We may seem to have wandered far from Kith and Kin, but, as a matter of fact, the concrete novel has really been the centre round which our somewhat abstract thoughts have revolved. There is in it enough genius—that is, enough imaginative insight, vital realisation of character, and dramatic presentation of situation —to place it in almost the first rank of English fiction, to en- title it to equality with, let us say, Charlotte Bronto's Shirley, if not with the greater Jane Eyre and Villette. The writer of this notice could, indeed, not help being struck by what seemed at first the curious coincidence that the first two persons of his acquaintance whose opinion of the book was made known to him—the one a highly cultivated man and the other a woman .of fine literary insight—both laid stress upon the similarity of the impression left by it and that left by the earliest and most famous of the three powerful fictions just mentioned. Having now read the book, the writer no longer considers the coincidence at all curious, but confesses that these estimates express not only his own feeling, but a feeling which he thinks it almost certain will be that of the majority of literary readers. Kith and Kin is really very like Jane Eyre; not in its plot, not in its general tone, not in its external portraiture, but in the conception and presentation of its principal characters ; in a certain half- ethical, half-emotional pose which sets the passionate element of their nature in a high light, and also in the peculiar manage. ment of the situations, which generally consist in the opposed action of two more or less strong spirits united in sentiment but divided in purpose. Where Kith, and Kin is strong, and it is strong in many places, it would be difficult to say that Jane Eyre is stronger; but the supremacy of the earlier work lies in the fact that its strength is sustained strength, and the secret of the sustenance is this,—that Jane Eyre is a work of genius throughout, genius which does not need to be eked out by talent, but which, enclosing the whole of the work, the end from the beginning, in its capacious grasp, confers upon every page the impress of adequacy. Charlotte Bronte, by instinctive selection, excluded from her work every item which lay outside the reach of her intense personal interest, and consequently her material was susceptible of perfect saturation by her genius. Miss Fothergill is not so fortunate; there is a portion of her work which is of no vital concern to her, but which is there for the purpose of leading up to or making room for that other portion in which she is profoundly interested, because she feels that it lies in the line of her genius. The plots of the two books may be used as illustrations of the difference of which we have been speaking. The mere story of Kith and Kin, though im- probable, is perhaps less improbable per se than the story of Jane Eyre, but it seems more so, because while in Jane Eyre the plot has, like the skeleton in the body, a vital relation to the entire organism, in Kith. and Kin the relation is merely ex- ternal, like that of a scaffolding to a building. We lose the feeling of whatever absurdity there may be in the plot of Jane Eyre in the perception of its inevitableness, in the feeling that to such characters so circumstanced it was impossible that things should have happened otherwise ; but the plot of Kith and Kin has nothing of the inevitable about it, being, obviously, not merely an expedient for rendering possible certain situa- tions, but one of several expedients which might have been chosen, and by no means the best of them.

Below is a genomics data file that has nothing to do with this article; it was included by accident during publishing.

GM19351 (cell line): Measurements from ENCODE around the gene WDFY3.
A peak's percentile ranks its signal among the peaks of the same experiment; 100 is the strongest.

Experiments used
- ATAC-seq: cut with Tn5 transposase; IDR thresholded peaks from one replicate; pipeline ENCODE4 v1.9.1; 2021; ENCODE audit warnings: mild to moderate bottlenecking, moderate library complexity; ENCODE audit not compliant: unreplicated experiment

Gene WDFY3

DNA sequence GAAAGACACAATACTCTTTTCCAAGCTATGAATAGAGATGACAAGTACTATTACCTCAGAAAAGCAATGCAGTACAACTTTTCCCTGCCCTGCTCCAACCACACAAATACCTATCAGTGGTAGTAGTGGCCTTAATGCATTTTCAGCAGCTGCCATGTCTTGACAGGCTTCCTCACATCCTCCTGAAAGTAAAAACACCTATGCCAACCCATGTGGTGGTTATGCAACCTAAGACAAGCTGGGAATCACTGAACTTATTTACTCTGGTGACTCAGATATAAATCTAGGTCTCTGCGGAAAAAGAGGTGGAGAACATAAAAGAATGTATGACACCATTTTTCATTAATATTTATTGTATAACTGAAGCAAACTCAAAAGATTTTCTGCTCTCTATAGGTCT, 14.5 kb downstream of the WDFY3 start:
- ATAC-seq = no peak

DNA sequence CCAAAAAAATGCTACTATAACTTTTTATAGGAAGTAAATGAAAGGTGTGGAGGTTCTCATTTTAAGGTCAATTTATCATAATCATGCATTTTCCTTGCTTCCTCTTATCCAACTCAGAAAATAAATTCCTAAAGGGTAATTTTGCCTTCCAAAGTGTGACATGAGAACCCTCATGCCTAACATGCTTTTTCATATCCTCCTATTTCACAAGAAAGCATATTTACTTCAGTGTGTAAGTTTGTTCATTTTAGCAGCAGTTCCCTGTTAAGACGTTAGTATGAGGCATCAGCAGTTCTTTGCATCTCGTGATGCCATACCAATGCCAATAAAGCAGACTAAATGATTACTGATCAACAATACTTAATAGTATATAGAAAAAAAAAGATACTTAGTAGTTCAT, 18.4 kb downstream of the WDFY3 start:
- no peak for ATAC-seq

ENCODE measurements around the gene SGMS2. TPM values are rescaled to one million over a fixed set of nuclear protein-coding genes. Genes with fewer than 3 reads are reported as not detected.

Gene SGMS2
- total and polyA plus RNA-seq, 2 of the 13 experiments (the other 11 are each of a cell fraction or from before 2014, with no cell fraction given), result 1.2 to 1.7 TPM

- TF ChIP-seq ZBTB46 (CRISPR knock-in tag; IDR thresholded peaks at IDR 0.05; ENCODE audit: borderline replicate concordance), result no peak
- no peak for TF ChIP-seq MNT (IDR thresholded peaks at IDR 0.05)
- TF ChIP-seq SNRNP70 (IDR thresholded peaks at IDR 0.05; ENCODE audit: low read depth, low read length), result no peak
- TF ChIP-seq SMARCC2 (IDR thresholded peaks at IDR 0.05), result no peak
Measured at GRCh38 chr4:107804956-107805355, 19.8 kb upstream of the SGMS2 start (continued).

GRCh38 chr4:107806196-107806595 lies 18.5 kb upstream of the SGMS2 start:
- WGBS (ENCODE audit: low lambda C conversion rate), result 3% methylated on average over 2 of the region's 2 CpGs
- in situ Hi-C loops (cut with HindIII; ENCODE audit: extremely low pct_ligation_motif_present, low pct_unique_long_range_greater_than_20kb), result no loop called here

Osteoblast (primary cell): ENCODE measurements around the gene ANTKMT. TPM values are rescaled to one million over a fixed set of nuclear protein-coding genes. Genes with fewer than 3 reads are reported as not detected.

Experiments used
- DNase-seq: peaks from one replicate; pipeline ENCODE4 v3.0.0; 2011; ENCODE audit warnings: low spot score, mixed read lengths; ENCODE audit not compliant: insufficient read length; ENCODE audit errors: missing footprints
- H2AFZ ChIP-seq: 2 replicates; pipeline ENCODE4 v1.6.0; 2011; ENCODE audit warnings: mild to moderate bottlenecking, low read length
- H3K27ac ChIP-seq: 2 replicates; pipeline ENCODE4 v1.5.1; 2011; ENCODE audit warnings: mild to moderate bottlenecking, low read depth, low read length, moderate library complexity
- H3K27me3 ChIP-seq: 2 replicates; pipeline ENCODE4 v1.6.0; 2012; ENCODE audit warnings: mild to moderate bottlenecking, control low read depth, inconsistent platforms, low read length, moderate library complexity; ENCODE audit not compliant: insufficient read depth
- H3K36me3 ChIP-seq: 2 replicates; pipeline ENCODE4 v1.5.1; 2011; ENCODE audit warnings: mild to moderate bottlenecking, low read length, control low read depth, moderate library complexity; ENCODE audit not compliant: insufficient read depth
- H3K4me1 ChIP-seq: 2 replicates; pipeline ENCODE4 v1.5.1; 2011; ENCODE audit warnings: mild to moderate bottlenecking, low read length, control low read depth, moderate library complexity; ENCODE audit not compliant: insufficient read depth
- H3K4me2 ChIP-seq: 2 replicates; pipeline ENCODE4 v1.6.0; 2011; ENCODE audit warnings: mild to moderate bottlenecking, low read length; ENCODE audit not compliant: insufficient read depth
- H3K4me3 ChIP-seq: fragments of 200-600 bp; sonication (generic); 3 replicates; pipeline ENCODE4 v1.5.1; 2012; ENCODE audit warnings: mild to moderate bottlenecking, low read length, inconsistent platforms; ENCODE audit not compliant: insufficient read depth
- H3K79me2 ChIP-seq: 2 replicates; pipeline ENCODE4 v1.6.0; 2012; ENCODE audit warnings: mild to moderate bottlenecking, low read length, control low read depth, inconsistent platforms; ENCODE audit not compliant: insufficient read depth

It is into these situations that Miss Fothergill throws her whole strength ; for them the book has been written ; and to them is due its felt weight and peculiar impressiveness. The writer does not care supremely for her characters as persons, but as actors ; it is their dynamic rather than their static quality which appeals to her; and she is not really interested in them until she has placed them in the special emotional atti- tude which has attracted her imagination. This is very noticeable in the portraiture of the hero, Bernard Aglionby. Miss Fothergill finds it necessary to introduce him be- fore she can make imaginative use of him; but until he begins to act, or, at any rate, to put his nature into position for acting, he is not merely uninteresting, but conven- tional and even wooden. In the opening chapters of the novel he is nothing but the familiar " woman's man" of fiction—the creature